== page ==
Downtown's eyes and ears
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Hey there, time traveller!
This article was published 07/05/2020 (1123 days ago), so information in it may no longer be current.
At the corner of Portage Avenue and Colony Street, Perry Squires and Joel Hildebrand check on a half-dozen or so people who are hanging out in a bus shack late at night.
Instead of opening the door to ask if everyone is OK, the Downtown Watch ambassadors are forced to do the job behind a sheet of glass. Communicating through a window has become the new norm.
“Is everyone all right in there?” Hildebrand asks after knocking on the glass bus shelter to get everyone’s attention.
There’s an unresponsive man inside on a bench. Squires knocks and asks the lady next to the man to wake him up. She gives him a nudge and the man half-heartedly raises his head and waves off the men in red uniforms. Squires and Hildebrand nod and keep on walking.
Downtown Watch roams the streets from 8 a.m. to midnight, seven days a week. If they see things such as drug use, fights or someone who needs medical attention, they call 911. They also pick up syringes, report vandalism, walk people to and from their cars and make sure businesses in the area are secure.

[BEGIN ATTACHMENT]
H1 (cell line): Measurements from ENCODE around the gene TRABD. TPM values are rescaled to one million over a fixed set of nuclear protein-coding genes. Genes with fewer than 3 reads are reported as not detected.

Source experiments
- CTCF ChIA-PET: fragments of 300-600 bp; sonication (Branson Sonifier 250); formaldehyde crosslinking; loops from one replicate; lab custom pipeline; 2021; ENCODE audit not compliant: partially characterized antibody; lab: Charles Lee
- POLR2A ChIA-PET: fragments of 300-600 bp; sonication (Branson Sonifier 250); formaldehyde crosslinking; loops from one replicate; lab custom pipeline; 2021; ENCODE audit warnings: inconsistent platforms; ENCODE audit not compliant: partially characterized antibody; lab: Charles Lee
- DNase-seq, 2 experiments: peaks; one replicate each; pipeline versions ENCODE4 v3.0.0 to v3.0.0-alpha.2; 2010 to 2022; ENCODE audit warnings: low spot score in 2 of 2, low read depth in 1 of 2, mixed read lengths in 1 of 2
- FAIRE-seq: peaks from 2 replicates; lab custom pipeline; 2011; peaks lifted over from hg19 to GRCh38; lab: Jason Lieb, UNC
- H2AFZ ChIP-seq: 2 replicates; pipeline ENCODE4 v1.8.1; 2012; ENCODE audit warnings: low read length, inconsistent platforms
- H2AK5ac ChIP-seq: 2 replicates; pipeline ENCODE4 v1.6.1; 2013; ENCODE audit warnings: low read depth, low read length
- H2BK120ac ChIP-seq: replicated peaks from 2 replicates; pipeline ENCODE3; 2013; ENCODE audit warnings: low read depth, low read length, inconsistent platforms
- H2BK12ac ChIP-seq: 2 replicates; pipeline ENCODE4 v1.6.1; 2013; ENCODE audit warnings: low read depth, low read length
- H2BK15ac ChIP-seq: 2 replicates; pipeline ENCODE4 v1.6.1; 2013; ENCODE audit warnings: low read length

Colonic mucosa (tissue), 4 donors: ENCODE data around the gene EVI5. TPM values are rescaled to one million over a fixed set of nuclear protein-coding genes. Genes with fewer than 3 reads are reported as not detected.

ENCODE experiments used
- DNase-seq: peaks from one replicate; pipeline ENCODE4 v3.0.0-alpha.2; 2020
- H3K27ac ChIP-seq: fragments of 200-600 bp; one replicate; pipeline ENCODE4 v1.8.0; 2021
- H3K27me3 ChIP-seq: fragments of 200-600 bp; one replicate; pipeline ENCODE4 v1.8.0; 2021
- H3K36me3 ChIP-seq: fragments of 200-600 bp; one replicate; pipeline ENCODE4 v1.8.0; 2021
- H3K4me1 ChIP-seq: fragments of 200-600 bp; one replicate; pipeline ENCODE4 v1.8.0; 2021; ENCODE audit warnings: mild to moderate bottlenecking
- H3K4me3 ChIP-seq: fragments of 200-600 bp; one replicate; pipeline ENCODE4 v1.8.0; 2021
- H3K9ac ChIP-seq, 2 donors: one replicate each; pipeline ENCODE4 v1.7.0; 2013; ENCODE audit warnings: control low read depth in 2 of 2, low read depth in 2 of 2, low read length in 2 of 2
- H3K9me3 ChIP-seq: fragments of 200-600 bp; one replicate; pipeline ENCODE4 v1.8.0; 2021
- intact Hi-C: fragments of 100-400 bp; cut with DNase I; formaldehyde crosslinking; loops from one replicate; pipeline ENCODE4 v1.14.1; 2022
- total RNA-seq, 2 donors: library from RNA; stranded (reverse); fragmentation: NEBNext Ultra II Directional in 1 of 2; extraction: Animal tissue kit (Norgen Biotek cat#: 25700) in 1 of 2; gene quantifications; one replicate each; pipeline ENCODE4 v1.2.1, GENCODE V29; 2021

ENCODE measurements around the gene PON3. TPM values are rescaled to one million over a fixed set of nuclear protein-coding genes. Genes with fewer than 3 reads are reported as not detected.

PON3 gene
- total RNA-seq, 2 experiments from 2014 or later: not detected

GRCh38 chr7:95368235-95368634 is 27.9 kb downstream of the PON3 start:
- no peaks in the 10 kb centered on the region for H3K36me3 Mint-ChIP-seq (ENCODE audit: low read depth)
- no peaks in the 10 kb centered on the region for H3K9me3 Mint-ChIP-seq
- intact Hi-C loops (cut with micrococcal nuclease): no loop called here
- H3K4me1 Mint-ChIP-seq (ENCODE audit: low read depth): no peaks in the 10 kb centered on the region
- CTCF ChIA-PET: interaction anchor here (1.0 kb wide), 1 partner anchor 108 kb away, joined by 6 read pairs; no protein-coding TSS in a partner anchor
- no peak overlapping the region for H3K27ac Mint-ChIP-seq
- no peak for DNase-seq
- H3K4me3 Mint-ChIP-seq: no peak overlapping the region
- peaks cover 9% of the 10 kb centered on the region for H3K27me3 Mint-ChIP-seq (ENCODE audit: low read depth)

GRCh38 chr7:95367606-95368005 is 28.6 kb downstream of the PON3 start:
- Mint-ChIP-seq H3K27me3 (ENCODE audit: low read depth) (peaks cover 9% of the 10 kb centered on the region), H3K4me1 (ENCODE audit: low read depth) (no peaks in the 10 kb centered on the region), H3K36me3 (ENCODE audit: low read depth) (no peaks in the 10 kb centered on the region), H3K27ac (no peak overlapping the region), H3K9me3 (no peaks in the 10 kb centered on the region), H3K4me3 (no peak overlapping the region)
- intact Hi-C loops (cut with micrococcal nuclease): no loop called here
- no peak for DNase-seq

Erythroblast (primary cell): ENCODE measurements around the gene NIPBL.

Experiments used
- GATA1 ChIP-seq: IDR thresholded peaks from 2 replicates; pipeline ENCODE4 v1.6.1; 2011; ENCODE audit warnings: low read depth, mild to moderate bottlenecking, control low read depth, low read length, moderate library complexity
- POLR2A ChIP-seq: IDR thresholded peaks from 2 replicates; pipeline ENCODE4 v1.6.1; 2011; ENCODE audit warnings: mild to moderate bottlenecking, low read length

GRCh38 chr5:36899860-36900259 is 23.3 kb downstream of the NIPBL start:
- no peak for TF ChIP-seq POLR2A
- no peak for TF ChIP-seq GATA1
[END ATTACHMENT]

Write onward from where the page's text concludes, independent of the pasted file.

They’re the eyes and ears of downtown.
With so many businesses forced to close their doors because of the COVID-19 pandemic, having Downtown Watch around keeping an eye on those buildings is more vital than ever.
A few days earlier, an ambassador looked through the window of a local business and saw a pipe had burst and water was leaking.
On this night, Squires and Hildebrand don’t come across anything quite that exciting which is, in their line of work, not a bad thing. The most notable moment of the final hour of their shift is finding a pair of syringes in a back lane between Garry and Fort streets.
Even though the streets have been quieter the past few weeks, there’s been no decrease in the number of needles they pick up.
In fact, they admit the pandemic hasn’t changed their job all that much besides the number of people and cars in the area. With no Jets games or concerts taking place, traffic is at a minimum.
You could cross the street at a moment’s notice and make it to the other side untouched. It’s tempting to do so, but you won’t see these guys jaywalking.
“Yeah, that’s part of the job,” Hildebrand says with a laugh, standing on a lifeless street, waiting for the white “walk” symbol to appear.
As unnecessary as it may seem, Squires and Hildebrand patiently stand and wait for the official signal to continue on their patrol.
— Taylor Allen